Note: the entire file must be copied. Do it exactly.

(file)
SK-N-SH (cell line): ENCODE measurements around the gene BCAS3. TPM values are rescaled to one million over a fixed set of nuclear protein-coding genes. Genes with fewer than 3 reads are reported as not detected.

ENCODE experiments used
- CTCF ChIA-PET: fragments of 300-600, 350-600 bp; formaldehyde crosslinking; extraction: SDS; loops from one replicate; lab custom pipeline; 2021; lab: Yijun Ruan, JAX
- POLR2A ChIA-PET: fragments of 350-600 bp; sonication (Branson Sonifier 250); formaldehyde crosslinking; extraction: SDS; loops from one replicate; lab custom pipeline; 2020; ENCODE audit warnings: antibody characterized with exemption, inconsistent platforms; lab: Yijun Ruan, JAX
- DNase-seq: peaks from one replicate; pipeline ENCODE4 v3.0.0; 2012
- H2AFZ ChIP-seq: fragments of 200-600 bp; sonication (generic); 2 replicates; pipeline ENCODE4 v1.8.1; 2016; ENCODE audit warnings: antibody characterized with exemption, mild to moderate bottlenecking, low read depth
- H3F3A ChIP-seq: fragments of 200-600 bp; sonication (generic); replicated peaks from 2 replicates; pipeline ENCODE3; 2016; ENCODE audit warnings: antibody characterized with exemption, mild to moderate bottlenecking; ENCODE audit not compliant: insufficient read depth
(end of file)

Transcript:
SK-N-SH (cell line): ENCODE measurements around the gene BCAS3. TPM values are rescaled to one million over a fixed set of nuclear protein-coding genes. Genes with fewer than 3 reads are reported as not detected.

ENCODE experiments used
- CTCF ChIA-PET: fragments of 300-600, 350-600 bp; formaldehyde crosslinking; extraction: SDS; loops from one replicate; lab custom pipeline; 2021; lab: Yijun Ruan, JAX
- POLR2A ChIA-PET: fragments of 350-600 bp; sonication (Branson Sonifier 250); formaldehyde crosslinking; extraction: SDS; loops from one replicate; lab custom pipeline; 2020; ENCODE audit warnings: antibody characterized with exemption, inconsistent platforms; lab: Yijun Ruan, JAX
- DNase-seq: peaks from one replicate; pipeline ENCODE4 v3.0.0; 2012
- H2AFZ ChIP-seq: fragments of 200-600 bp; sonication (generic); 2 replicates; pipeline ENCODE4 v1.8.1; 2016; ENCODE audit warnings: antibody characterized with exemption, mild to moderate bottlenecking, low read depth
- H3F3A ChIP-seq: fragments of 200-600 bp; sonication (generic); replicated peaks from 2 replicates; pipeline ENCODE3; 2016; ENCODE audit warnings: antibody characterized with exemption, mild to moderate bottlenecking; ENCODE audit not compliant: insufficient read depth